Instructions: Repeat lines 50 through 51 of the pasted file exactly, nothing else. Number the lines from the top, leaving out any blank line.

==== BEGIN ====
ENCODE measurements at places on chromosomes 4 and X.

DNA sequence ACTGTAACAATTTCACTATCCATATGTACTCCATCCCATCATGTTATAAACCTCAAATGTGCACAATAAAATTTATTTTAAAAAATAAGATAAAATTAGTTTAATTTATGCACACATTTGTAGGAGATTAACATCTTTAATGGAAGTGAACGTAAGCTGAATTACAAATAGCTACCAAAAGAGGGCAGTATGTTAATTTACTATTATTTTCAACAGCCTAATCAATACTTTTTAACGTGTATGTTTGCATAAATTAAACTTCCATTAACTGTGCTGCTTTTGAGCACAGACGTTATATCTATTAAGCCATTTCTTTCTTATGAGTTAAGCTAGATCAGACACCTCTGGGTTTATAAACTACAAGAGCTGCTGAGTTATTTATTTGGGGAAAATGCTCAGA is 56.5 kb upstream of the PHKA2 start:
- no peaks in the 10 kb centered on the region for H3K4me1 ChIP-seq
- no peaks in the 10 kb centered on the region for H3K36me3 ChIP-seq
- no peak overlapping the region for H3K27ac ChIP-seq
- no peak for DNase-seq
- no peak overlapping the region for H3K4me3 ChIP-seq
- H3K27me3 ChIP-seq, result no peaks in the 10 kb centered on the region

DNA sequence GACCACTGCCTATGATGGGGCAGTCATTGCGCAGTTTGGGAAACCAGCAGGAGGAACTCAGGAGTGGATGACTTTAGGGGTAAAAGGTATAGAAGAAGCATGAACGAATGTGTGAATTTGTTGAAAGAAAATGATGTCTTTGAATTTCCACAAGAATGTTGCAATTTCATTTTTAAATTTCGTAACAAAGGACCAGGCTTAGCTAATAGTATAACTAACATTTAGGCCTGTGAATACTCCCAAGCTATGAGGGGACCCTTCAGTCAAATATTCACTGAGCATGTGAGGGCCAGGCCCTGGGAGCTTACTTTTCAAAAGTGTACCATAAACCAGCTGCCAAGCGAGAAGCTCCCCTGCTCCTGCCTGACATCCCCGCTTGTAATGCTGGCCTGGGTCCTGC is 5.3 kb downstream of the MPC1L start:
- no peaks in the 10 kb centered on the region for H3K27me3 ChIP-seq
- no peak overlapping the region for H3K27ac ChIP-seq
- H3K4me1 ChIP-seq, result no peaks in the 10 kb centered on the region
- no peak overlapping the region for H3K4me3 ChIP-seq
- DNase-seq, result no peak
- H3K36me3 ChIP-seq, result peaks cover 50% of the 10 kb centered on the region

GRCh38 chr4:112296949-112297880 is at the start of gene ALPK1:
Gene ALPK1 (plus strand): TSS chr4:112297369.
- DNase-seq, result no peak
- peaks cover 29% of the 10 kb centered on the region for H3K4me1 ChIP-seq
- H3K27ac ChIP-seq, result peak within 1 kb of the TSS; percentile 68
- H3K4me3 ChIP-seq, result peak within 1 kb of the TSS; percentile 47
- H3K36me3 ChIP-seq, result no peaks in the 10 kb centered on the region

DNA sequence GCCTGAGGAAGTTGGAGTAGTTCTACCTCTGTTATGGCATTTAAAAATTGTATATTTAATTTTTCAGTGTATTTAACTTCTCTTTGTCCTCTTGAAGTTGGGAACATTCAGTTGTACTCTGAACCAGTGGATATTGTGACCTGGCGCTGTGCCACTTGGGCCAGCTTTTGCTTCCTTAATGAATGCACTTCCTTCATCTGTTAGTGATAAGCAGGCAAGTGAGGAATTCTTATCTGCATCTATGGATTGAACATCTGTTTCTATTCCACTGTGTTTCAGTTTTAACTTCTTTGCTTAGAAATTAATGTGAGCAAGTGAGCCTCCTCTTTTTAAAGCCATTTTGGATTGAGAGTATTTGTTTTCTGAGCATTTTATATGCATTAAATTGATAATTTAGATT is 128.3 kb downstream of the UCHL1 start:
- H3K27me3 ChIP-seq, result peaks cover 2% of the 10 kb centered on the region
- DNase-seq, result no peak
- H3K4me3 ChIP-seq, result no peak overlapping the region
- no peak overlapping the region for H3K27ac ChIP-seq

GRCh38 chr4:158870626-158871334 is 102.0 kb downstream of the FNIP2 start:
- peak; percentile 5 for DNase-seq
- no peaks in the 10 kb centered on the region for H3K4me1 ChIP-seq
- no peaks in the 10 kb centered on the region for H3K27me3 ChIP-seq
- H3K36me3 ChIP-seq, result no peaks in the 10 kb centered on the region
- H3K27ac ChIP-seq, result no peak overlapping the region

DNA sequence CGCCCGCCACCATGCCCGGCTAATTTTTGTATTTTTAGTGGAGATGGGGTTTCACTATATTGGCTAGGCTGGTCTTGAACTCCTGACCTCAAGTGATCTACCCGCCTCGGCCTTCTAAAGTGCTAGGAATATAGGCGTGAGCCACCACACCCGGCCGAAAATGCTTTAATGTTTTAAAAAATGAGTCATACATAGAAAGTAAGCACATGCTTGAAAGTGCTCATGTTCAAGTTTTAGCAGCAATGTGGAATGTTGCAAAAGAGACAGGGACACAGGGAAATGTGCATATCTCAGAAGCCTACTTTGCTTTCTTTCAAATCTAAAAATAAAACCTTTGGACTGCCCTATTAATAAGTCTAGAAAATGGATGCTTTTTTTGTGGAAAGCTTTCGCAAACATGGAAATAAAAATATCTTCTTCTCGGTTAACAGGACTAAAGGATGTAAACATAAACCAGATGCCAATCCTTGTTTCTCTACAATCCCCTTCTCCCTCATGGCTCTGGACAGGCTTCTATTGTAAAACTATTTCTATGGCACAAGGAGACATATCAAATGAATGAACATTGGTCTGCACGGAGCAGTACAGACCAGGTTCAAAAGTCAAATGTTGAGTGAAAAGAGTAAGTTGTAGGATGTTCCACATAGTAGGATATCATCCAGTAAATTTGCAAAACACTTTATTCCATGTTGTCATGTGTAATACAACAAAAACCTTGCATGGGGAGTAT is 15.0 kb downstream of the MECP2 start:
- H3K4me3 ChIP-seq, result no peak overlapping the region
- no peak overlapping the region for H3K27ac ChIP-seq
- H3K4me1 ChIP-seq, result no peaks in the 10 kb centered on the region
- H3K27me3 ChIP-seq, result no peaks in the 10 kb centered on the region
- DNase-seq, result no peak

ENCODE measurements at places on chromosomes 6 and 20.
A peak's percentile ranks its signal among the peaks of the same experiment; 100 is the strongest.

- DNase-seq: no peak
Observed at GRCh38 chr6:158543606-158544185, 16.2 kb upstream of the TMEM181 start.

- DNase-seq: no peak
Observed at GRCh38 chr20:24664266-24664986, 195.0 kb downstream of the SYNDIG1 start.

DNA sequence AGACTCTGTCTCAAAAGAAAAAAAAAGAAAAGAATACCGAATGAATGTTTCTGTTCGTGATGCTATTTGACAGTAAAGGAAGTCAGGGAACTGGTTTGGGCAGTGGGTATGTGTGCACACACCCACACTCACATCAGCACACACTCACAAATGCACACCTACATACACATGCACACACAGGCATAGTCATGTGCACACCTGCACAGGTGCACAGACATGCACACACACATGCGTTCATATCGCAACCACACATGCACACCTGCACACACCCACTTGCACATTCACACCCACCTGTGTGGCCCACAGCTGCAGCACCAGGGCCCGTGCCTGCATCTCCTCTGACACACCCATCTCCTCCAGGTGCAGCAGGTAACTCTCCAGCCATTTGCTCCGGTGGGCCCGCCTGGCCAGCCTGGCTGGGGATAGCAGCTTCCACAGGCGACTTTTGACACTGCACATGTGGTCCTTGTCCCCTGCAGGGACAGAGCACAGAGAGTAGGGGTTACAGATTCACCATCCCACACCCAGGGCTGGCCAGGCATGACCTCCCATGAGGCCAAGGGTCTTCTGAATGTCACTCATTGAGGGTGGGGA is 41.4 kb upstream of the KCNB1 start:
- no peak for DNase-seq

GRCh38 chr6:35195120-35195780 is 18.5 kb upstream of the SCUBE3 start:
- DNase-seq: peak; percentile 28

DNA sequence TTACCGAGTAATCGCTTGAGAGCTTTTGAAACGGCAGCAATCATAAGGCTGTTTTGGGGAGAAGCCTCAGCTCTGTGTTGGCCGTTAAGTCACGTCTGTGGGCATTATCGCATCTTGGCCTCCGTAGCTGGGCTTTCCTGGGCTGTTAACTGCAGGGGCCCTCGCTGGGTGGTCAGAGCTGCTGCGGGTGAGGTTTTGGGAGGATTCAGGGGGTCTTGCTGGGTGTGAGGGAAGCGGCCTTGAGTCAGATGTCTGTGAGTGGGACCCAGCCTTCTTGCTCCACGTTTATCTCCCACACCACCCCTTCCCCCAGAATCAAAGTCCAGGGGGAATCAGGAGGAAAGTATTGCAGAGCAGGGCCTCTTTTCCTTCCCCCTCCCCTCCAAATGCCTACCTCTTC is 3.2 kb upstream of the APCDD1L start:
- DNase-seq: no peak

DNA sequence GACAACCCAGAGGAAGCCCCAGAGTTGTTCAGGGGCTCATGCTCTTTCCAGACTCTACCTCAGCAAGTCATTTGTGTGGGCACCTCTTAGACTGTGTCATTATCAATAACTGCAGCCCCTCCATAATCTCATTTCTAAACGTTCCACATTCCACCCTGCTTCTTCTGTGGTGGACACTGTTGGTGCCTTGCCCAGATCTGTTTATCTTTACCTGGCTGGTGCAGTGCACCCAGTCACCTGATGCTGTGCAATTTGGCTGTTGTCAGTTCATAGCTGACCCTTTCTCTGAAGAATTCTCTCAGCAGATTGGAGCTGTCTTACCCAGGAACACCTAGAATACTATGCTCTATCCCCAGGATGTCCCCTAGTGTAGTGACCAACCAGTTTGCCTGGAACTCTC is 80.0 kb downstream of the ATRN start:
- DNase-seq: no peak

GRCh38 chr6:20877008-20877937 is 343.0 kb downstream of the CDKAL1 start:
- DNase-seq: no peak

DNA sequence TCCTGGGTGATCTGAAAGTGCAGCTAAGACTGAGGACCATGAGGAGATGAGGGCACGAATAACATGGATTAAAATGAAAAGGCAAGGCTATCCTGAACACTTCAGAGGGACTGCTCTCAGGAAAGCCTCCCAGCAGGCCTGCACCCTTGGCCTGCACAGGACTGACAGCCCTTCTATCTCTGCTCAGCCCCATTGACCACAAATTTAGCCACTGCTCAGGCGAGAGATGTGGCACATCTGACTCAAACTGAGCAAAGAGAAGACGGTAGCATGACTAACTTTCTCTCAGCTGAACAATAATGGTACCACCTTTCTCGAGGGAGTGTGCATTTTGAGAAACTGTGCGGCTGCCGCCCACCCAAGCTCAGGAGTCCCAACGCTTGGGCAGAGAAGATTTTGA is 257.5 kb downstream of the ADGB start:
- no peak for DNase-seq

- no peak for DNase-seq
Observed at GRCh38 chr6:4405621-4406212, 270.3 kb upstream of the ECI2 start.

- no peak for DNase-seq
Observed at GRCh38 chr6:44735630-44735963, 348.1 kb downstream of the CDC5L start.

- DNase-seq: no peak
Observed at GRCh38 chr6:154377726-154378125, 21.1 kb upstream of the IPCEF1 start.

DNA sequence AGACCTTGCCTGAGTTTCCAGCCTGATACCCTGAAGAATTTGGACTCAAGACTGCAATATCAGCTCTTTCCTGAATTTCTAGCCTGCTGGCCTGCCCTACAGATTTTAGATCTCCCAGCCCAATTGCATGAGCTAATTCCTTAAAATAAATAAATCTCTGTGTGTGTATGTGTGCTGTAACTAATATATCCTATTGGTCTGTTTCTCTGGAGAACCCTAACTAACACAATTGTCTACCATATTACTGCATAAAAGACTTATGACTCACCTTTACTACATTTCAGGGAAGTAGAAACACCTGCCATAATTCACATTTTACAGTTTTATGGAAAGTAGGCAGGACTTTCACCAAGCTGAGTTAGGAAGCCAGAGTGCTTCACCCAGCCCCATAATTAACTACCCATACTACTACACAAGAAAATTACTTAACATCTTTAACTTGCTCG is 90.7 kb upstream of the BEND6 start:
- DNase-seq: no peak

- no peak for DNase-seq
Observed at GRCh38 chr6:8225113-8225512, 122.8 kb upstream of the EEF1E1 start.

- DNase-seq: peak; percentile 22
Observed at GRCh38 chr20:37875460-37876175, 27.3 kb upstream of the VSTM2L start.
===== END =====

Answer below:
DNA sequence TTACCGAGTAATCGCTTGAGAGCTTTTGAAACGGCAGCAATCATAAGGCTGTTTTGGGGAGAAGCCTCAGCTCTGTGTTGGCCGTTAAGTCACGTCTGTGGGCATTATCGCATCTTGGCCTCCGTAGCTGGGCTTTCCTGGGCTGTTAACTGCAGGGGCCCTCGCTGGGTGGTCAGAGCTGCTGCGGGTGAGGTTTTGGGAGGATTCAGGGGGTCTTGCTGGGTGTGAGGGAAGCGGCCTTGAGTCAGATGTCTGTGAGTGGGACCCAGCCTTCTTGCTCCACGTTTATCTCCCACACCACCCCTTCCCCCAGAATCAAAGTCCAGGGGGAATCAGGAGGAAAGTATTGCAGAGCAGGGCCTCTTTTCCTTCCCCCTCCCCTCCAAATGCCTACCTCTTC is 3.2 kb upstream of the APCDD1L start:
- DNase-seq: no peak